Readers Write In #346: How did Tamil and Malayalam cinema treat its stars in the 80s-90s?

Posted on March 16, 2021

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(by G Waugh)

I am actually not a big fan of the late eighties/nineties cinema that came out in Tamil. Whenever I come across a blockbuster of that era like Rajnikanth’s Velaikkaran or Rajadhi Raja or Prabhu’s Chinna Thambi on the television, I immediately succumb to an impulse to reach out for the remote controller. I still strongly believe that blockbusters of that era were heavily dependent on the merits of two highly regarded men who indirectly influenced our tastes and instincts- Ilayaraja and Goundamani. Both of them were operating at ‘top’ form during that time as a result of which their contributions which were supposedly meant to serve the ‘material’(the overall film) as mere adjuncts ended up becoming the ‘material’ itself. A lot of movies of that time pulled people into theatres for either the ‘songs’ or the ‘comedy’ or both and fading stars like Karthik , Satyaraj, Prabhu  were forced to acknowledge the paramountcy of the ‘comedy/song’ element in their films and resigned themselves to act as ‘powerless’ heroes with absolutely no right of trespassing into the hallowed ‘Gounder-Ilayaraja’ territory. To describe the hero’s role in these films in Gounder’s words itself, “Initial (Hero yaaru nu) prachna varrakoodadhu nu soru pottu valakraanga!”

And it is not merely the unsurpassable greatness of these two men that made these films pale in comparison with their ‘outstanding’ individual contributions. Every crucial aspect of these commercial films such as scripting and staging were done too lazily and when you see a properly ‘focused’ action film like say, RK Selvamani’s Pulan Visaranai or a raw action film like Suresh Krissna’s Sathya in their midst, you feel like you are actually watching a ‘masterpiece’. All of this is a way of saying that I don’t often prefer watching films that came out in this time even if these were the ones that deeply moulded my cinematic tastes and preferences for the future. And this kind of aversion I had towards 80s-90s Tamil Cinema had without my knowledge developed into ‘distaste’ for other language films of this period as well- until quite recently.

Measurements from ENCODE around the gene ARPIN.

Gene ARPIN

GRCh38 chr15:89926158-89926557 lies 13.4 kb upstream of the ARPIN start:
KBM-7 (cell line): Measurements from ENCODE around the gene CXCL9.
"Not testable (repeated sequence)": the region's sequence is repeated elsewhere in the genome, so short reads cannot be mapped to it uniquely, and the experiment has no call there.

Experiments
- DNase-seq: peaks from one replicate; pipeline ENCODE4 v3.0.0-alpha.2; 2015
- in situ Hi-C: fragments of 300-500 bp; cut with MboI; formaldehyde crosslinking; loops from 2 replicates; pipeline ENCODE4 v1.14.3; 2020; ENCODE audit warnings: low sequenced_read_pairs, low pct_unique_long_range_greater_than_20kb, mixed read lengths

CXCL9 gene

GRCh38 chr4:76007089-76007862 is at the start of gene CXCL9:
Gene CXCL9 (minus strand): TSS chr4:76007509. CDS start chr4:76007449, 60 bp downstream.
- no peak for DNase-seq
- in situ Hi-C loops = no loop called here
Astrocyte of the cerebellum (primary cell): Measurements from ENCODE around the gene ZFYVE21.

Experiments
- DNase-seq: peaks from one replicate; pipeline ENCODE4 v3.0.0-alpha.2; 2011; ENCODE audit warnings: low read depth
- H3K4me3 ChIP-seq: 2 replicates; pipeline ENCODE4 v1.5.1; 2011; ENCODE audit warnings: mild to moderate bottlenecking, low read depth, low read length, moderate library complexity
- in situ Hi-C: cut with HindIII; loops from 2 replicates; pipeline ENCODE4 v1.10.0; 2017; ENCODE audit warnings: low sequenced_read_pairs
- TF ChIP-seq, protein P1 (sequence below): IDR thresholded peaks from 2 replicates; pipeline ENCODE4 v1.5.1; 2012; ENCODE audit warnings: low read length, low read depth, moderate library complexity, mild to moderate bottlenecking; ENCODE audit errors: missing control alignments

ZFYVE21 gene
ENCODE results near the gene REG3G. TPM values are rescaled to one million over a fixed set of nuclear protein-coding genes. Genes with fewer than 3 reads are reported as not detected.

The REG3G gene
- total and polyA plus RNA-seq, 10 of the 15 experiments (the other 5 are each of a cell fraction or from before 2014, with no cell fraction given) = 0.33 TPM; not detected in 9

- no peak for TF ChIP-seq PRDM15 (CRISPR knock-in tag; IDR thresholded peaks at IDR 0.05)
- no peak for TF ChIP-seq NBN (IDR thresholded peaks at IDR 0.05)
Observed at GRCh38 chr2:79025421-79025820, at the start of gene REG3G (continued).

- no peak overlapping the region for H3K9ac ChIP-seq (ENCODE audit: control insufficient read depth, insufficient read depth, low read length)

One of my friends last month asked me to watch a Mammooty-led film called ‘Yavanika’ that came out in the early 80s. I searched for the title in YouTube and saw a few ‘rushes’. The dullness of the color tone, lack of stylized editing and apparently very ordinary production values didn’t inspire much interest in me. But having become a big fan of Mammooty and Mohanlal in recent years, I was willing to take the risk. And it happened on one lazy Sunday afternoon.

“A tabla player of a travelling drama troupe goes missing and a police officer is assigned to find him out”

If someone had told me this one-liner before I ventured to watch this film, I surely would have avoided it. But that was what Yavanika was all about. And was the film as underwhelming as it sounds? Quite the opposite. It unfolded at its own pace with elaborate introductions to the characters and their relationships and when I started wondering whether this was a thriller or a small-town drama movie, the film suddenly took a detour. And from then on beginning from a very simple premise, it kept building on just like how you start mapping the magnetic field of a bar magnet using a paper and pencil, starting modestly with just two points. If you think you have seen a lot of twisty Hollywood thrillers scripted by Nolan and Brad Bird and you won’t need prizes for guessing what happens next, I am sure you would still be surprised by the film’s conclusion.